First 250: LOVE your description of the library, I can see it in my mind's eyes. Excellent wordcraft!
    Tiny nitpick: You call your MC Theodore Plumford and his brother Hugo Plumford but little sister is just Lucy. Since that last name is so fab, I'd repeat it as often as possible, including little sis.
    I'm intrigued by the mention of the crocodile. This is fun right off the bat. Great job!


    I really like this query. I know just what the story is about, and I know the tone…it’s going to be a beautifully calm, quiet story that will convey a lot of emotion with just a few words. My suggestions are few here—perhaps take the word “teacher” out of the line about the seal, and also, “that helps his unexpectedly hatless mom and brings the story full circle.”( I think it piques interest even more if this is left out…)
    Very nice query, though!
    First 50:
    A true test for me, when reading the opening words of a picture book, is imagining myself reading them to my pre-K class of four and five year olds. If I can picture their faces, hanging on each word, waiting for the page turns, craning their necks to get a better look at the illustrations…I know it’s a keeper.
    This is a keeper.
    I can envision every page spread, and practically taste the salt water in the air. The text is beautiful and would no-doubt be accompanied by gorgeous illustrations. The refrain is perfect…”Sand Dollar, Sand Dollar, what will I buy?”…kids will be turning it over and over in their mind as they anxiously await the answer--which we know, from this query, is going to be unexpected and heartwarming, and hit all the right notes for a young picture book crowd—as well as the parents and teachers who love to read to them! I want this for my classroom!

    Query: I think this query would benefit from being more straightforward. I'm definitely interested in what's going on, but I don't have a clear idea of the stakes. I'm left with a lot of questions. If Theodore is a total bookworm, why is he just now visiting the library? Does he have a special connection to this particular library or the madman that founded it that would up the stakes and explain why it's so important to him to save it?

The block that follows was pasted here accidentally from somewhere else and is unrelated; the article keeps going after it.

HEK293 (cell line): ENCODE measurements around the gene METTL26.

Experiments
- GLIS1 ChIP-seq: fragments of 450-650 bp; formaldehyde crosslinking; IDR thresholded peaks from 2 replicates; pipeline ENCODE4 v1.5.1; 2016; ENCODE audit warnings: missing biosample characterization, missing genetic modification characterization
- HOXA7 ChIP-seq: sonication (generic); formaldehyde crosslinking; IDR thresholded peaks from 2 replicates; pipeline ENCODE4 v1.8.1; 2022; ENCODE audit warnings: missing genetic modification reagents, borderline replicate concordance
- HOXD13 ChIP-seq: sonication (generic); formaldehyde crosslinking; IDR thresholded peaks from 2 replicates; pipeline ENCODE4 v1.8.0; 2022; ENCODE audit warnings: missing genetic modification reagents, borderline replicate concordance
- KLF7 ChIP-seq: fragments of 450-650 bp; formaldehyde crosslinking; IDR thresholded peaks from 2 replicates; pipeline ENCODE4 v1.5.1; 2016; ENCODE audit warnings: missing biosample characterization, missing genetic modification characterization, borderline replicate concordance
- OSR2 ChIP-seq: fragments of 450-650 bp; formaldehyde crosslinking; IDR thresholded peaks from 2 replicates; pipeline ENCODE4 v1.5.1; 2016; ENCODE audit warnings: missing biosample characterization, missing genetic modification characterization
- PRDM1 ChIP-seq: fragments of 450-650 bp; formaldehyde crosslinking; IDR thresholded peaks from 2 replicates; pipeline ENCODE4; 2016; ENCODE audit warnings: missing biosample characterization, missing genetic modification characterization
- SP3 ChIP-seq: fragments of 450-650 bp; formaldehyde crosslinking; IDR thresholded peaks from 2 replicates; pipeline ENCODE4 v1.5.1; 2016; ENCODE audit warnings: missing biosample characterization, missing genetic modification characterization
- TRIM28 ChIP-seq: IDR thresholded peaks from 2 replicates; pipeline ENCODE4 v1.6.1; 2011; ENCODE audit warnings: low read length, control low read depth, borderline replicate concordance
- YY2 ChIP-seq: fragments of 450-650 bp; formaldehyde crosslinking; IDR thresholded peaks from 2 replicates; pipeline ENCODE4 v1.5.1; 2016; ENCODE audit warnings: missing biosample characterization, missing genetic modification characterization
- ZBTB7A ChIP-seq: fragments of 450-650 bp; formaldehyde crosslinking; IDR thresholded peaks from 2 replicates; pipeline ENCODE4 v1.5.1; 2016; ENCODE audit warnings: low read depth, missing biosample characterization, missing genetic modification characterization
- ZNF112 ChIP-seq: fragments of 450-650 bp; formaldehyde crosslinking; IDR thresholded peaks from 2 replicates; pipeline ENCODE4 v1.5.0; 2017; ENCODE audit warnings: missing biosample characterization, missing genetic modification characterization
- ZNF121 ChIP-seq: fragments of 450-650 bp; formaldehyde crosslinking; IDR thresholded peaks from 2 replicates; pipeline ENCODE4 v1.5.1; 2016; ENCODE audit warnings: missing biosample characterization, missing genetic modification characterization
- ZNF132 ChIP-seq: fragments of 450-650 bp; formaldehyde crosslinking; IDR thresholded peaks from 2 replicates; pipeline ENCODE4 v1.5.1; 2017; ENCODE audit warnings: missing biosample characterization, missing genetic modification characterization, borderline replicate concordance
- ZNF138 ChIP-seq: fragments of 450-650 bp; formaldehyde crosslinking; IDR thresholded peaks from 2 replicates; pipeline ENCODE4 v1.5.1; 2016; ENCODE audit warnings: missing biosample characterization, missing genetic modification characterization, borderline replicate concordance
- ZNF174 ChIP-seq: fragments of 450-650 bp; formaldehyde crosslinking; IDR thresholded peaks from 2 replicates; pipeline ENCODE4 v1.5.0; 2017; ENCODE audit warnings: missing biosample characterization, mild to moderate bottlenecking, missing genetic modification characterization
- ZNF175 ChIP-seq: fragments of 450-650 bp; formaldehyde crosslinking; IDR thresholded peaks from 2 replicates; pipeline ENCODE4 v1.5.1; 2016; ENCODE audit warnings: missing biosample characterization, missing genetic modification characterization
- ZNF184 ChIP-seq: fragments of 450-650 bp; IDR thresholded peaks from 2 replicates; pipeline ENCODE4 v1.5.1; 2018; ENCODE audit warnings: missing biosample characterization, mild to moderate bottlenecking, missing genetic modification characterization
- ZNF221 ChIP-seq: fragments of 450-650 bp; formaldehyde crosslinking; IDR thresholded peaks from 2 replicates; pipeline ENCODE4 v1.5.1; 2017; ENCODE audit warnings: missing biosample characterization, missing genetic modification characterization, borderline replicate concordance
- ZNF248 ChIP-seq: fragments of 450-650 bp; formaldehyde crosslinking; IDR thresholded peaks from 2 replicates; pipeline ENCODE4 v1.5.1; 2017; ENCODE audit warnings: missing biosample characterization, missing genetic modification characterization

First 250:
    I really like the description of the building. And right away I get the idea that Theodore is very non-confrontational and retreats into his books.
    I'm curious what dad is doing that involves a crocodile in a neighborhood of cookie-cutter homes? And why the whole family would be with him to handle whatever it is that he does with said crocodile(s).
    I'm wondering, also, why the family doesn't know what the building is. Maybe that becomes clear in the next 250. I would keep reading to find out!

  7. Sand Dollar: I love the idea of a surfboard turtle! I wasn't as sure about buying the teacher seal - it felt a little weird that he would want to buy a teacher. Also, I don't think sand dollar needs to be capitalized throughout. I love the concept of this book, though, and I love that the boy gets to trade his sand dollars for real dollars at the end.

    Librarians: I can definitely see this being a hit with middle grade kids! If you could tell us what the brother Hugo does without spoiling the whole plot, I think it could add a little more tension to the stakes in the query. I love the last line of the query, though, and I thought the writing and concept were terrific.

  8. Sand Dollar/ Sand Dollar Shopper

    I really like your query letter, it sets the story nicely and has a great voice. The first 50 is fun and engaging, you provide some good visuals. I see they have you matched up with an MG, that's going to be a tough decision.

    Good job with this entry and good luck!

    Librarians, Curses, and Mysteries – Oh My!/ The Curious Curse of the Lonely Library

    I love the idea of this story! Your query was very good. You displayed the characters and their unique obstacles, but the stakes for Theodore seemed vague to me. Why is Theodore so vested in saving this library? Is it just the coolest place he's ever been, or is it an escape for him from some difficulty in his life?

    Your 250 was very entertaining, I would definitely read more. By the end of the sample, I was left a little confused with the crocodile argument. I'm guessing they are going someplace where there is a live crocodile, if so you might want to add a little more detail to that in this sample.

    Otherwise, great job and good luck in this round!